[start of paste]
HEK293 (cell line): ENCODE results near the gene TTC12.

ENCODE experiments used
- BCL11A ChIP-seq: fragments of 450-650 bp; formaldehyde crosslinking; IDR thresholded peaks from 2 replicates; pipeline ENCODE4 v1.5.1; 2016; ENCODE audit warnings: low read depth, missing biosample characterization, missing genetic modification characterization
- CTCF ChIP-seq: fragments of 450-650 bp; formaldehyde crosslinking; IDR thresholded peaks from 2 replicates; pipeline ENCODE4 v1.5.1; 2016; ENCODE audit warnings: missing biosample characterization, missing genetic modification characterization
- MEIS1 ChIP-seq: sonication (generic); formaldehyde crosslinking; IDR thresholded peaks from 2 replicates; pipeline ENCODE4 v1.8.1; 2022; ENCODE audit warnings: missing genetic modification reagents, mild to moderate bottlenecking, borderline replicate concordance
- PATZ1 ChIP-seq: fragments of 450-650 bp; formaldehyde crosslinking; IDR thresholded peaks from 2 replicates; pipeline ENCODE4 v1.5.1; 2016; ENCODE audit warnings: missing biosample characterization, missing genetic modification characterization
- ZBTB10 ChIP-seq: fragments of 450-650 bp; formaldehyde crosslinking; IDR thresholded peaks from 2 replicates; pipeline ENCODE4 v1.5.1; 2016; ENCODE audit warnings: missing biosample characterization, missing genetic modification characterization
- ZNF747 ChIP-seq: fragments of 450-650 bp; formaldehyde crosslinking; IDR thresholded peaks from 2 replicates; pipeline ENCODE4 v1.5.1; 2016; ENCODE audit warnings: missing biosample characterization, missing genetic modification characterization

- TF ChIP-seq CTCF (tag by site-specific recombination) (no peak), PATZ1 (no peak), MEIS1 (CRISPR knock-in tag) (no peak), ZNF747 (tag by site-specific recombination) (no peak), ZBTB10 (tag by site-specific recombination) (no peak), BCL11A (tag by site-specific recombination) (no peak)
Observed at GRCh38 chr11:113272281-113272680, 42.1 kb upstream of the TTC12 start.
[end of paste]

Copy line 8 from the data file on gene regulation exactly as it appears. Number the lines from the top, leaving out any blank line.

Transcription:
- ZNF747 ChIP-seq: fragments of 450-650 bp; formaldehyde crosslinking; IDR thresholded peaks from 2 replicates; pipeline ENCODE4 v1.5.1; 2016; ENCODE audit warnings: missing biosample characterization, missing genetic modification characterization